### Random numbers in , adaptive integration and properties of lasers.

I finally got help in solving a problem I was having with generating random generators in C, using the standard function rand(). Apparently, srand48() also does the same job as rand() does and does it better even but I wanted to get my code working with rand() in the first place. Calling rand() returns a random large integer and I needed to convert it to a float between (0,1). RAND_MAX is defined as the largest random number that the system can generate. I knew that I had to divide the output of rand() by RAND_MAX and after a bit of juggling things around, I finally got it working. The relevant code is an implementation of the one I've written earlier in python ad fortran to estimate the value of pi using monte carlo integration. The numerical methods lab in the afternoon had us implementing an adaptive integration method that would choose step size depending on the error and increase or decrease it accordingly if our new estimate was correspondingly better or worse than the prior one. I hacked together an ugly code based on an ugly method to solve the problem, which I am not at all happy with. And I wasn't able to implement the solution told to us, nor was I able to implement how I understood the problem. And further, I would also like to implement this in fortran and python I need to get my ass moving if I want to clean shop by the weekend.

Finally, I made one more visualization on how the modes supported by a laser medium+cavity vary depending on the cavity length and on the properties of the medium. A crude hack that varies the center of the gain function, modeled as a gaussian, and the bandwidth of the gain function, while showing the cavity modes was put together, on an ipython notebook, using ipywidgets, matplotlib and numpy. I need to add a cavity length dependence on the mode spacing of the laser cavity and I need to get numbers for the gain function's center and bandwidth for a real system. Weekend ahoy!

### Animation using GNUPlot

Animation using GNUPlotI've been trying to create an animation depicting a quasar spectrum moving across the 5 SDSS pass bands with respect to redshift. It is important to visualise what emission lines are moving in and out of bands to be able to understand the color-redshift plots and the changes in it.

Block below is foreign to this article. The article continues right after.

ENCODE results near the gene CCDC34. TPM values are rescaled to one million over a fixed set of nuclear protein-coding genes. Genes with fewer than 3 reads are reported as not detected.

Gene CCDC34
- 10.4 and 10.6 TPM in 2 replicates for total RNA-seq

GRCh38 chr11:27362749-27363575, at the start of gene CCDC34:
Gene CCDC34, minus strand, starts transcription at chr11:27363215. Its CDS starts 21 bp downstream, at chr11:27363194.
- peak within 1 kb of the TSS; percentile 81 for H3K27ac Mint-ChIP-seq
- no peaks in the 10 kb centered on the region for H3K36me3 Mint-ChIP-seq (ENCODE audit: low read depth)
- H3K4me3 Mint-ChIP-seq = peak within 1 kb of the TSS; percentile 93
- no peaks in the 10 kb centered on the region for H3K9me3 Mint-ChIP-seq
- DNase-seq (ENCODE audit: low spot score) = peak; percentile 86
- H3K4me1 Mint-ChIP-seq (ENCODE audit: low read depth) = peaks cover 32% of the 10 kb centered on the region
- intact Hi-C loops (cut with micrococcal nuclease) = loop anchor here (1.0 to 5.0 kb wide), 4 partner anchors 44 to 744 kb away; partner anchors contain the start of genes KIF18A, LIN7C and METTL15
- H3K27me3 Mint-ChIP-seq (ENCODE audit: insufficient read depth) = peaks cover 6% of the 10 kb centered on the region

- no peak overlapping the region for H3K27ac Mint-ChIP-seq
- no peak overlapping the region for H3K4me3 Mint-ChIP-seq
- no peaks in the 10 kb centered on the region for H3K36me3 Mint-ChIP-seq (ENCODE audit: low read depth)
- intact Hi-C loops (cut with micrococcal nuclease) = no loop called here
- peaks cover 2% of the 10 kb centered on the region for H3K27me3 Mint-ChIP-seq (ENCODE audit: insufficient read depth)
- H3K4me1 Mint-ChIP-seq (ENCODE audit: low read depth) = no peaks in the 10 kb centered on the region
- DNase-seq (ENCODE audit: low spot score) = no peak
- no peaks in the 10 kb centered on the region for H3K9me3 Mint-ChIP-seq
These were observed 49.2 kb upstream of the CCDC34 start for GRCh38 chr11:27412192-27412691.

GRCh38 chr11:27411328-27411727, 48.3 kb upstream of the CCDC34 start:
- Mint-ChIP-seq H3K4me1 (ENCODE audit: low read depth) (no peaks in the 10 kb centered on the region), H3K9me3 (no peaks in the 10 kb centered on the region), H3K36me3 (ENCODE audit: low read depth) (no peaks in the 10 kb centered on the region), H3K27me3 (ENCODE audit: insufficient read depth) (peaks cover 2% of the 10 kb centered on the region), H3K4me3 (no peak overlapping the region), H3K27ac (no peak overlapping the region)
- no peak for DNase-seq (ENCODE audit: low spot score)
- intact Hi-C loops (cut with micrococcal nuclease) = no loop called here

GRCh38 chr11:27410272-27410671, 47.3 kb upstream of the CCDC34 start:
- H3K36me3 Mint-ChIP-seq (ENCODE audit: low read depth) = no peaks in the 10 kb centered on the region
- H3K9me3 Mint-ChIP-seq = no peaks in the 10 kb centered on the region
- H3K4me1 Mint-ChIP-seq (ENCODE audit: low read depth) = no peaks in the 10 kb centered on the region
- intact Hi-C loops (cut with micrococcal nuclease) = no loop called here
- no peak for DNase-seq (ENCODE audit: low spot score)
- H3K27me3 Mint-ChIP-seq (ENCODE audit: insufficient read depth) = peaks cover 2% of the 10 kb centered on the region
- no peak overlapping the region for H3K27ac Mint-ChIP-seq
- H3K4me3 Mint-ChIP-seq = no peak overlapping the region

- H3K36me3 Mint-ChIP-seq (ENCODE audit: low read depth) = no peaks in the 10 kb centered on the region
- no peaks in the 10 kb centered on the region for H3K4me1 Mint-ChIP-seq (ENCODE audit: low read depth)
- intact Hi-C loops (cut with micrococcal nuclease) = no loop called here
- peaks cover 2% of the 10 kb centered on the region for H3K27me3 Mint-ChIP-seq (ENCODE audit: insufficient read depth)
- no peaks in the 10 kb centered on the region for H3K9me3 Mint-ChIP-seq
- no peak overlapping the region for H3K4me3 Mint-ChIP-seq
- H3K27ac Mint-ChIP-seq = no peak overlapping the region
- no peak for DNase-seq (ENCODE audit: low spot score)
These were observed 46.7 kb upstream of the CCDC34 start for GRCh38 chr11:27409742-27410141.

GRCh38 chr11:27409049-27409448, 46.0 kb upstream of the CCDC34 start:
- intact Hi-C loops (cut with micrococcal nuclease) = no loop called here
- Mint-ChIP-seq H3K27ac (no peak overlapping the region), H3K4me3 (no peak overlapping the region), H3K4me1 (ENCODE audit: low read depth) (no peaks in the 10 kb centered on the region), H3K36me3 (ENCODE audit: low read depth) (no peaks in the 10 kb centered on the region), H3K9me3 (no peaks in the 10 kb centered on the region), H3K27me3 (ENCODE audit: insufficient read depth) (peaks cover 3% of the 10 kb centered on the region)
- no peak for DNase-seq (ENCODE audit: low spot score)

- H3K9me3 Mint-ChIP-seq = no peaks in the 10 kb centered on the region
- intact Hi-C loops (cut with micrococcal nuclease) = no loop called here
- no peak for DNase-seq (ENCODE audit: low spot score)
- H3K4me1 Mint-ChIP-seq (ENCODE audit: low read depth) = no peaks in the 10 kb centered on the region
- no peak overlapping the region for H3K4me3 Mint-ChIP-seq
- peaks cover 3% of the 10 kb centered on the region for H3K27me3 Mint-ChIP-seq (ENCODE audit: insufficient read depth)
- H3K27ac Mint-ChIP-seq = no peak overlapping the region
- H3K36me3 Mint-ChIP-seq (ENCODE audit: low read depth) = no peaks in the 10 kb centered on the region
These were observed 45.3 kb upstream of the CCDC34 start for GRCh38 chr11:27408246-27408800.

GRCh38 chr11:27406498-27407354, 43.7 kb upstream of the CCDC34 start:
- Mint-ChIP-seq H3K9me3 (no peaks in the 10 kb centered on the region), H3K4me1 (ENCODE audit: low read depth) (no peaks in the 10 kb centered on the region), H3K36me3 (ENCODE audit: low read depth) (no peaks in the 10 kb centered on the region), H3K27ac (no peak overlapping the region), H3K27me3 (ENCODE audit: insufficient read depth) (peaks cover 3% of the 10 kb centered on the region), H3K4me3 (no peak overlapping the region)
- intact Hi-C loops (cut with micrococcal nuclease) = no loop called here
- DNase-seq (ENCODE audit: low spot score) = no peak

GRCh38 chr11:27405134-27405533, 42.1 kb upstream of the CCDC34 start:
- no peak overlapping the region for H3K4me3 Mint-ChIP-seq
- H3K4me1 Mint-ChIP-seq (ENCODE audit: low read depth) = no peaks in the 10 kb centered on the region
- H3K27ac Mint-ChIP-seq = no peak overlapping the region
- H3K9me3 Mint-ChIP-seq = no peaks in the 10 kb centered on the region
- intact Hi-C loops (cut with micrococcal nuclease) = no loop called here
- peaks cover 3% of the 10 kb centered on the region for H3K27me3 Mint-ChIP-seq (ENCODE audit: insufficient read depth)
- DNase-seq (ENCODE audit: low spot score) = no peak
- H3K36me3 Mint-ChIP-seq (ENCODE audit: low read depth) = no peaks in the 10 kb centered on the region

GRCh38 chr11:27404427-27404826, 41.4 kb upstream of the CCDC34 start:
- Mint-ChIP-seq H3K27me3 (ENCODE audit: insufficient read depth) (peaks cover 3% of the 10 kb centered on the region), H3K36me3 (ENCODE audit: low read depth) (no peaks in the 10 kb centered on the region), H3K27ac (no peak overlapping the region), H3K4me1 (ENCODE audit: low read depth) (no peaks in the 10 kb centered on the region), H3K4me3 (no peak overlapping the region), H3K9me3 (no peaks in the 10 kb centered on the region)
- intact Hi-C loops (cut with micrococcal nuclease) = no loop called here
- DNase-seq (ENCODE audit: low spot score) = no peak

I've tried doing this using the animate function in matplotlib, python but i wasn't able to make it work - meaning i worked on it for a couple of days and then i gave up, not having found solutions for my problems on the internet.
And then i came across this site, where the gunn-peterson trough and the lyman alpha forest have been depicted - in a beautiful manner. And this got me interested in using js and d3 to do the animations and make it dynamic - using sliders etc.
In the meanwhile, i thought i'd look up and see if there was a way to create animations in gnuplot and whoopdedoo, what do i find but nirvana!

In the image, you see 5 static curves and one dynam…

### on MOOCs.

For those of you who don't know, MOOC stands for Massively Open Online Course.

The internet is an awesome thing. It's making education free for all. Well, mostly free. But it's surprising at the width and depth of courses being offered online. And it looks like they are also having an impact on students, especially those from universities that are not top ranked. Students in all parts of the world can now get a first class education experience, thanks to courses offered by Stanford, MIT, Caltech, etc.

I'm talking about MOOCs because one of my new year resolutions is to take online courses, atleast 2 per semester (6 months). And I've chosen the following two courses on edX - Analyzing Big Data with Microsoft R Server and Data Science Essentials for now. I looked at courses on Coursera but I couldn't find any which was worthy and free. There are a lot more MOOC providers out there but let's start here. And I feel like the two courses are relevant to where I …

### On programmers.

I just watched this brilliant keynote today. It's a commentary on Programmers and the software development industry/ecosystem as a whole.

I am not going to give you a tl;dr version of the talk because it is a talk that I believe everyone should watch, that everyone should learn from. Instead, I am going to give my own parallel-ish views on programmers and programming.
As pointed out in the talk, there are mythical creatures in the software development industry who are revered as gods. Guido Van Rossum, the creator of Python, was given the title Benevolent Dictator For Life (BDFL). People flock around the creators of popular languages or libraries. They are god-like to most programmers and are treated like gods. By which, I mean to say, we assume they don't have flaws. That they are infallible. That they are perfect.
And alongside this belief in the infallibility of these Gods, we believe that they were born programmers. That programming is something that people are born wit…